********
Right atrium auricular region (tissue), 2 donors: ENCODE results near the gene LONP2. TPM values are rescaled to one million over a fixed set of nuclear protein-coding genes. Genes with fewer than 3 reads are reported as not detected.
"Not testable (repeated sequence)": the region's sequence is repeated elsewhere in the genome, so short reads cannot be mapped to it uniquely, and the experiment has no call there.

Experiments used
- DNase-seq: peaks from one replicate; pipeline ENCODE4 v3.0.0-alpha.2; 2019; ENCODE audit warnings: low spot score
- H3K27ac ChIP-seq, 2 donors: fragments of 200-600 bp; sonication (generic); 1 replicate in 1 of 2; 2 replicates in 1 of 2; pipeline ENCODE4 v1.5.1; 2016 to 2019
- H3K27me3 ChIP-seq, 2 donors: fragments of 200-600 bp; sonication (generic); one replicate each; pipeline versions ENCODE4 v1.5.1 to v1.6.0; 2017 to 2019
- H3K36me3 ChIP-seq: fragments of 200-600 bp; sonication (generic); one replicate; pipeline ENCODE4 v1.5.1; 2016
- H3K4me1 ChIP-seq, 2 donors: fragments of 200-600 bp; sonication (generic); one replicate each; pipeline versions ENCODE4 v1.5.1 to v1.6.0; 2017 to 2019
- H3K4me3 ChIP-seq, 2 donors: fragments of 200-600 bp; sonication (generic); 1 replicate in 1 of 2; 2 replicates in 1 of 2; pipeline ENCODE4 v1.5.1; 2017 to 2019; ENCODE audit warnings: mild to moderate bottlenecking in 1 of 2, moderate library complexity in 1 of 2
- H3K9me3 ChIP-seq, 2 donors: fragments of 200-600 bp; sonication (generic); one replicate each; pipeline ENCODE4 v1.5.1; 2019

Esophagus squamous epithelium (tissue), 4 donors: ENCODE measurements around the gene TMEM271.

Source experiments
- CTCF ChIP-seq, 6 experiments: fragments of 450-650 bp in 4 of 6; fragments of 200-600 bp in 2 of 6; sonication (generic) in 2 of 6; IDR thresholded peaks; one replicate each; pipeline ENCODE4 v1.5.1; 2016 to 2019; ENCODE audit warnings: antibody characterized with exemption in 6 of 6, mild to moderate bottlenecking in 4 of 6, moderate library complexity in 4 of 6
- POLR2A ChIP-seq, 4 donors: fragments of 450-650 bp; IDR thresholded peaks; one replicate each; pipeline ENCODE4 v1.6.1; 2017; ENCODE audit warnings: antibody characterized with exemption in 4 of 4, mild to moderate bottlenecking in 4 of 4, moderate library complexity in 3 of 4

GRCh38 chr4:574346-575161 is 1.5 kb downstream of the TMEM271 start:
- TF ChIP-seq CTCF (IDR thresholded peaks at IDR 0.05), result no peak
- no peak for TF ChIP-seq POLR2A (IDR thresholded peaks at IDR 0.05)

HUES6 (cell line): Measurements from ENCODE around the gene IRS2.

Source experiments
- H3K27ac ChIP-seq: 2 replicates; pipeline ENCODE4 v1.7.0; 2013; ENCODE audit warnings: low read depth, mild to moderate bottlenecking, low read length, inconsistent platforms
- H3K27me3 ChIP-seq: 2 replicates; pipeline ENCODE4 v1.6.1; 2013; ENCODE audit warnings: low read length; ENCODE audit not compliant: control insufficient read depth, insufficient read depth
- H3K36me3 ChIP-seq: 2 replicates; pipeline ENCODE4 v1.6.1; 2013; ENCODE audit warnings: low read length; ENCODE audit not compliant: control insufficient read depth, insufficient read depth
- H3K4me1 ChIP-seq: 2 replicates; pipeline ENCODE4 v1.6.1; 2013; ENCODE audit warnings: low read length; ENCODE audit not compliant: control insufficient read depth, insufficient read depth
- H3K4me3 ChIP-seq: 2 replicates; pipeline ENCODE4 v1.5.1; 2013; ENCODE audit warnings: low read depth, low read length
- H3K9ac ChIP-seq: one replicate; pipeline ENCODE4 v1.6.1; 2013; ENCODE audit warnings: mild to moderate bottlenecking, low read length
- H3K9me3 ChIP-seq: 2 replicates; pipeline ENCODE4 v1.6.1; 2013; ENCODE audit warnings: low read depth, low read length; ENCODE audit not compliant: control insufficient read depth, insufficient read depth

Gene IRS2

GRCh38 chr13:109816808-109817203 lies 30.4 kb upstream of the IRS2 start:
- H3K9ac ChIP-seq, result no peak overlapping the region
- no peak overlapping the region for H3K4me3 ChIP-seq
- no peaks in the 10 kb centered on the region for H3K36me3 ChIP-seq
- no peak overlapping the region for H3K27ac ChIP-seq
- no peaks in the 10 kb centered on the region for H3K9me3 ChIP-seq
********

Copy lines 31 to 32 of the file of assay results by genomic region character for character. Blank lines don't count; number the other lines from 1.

- no peaks in the 10 kb centered on the region for H3K36me3 ChIP-seq
- no peak overlapping the region for H3K27ac ChIP-seq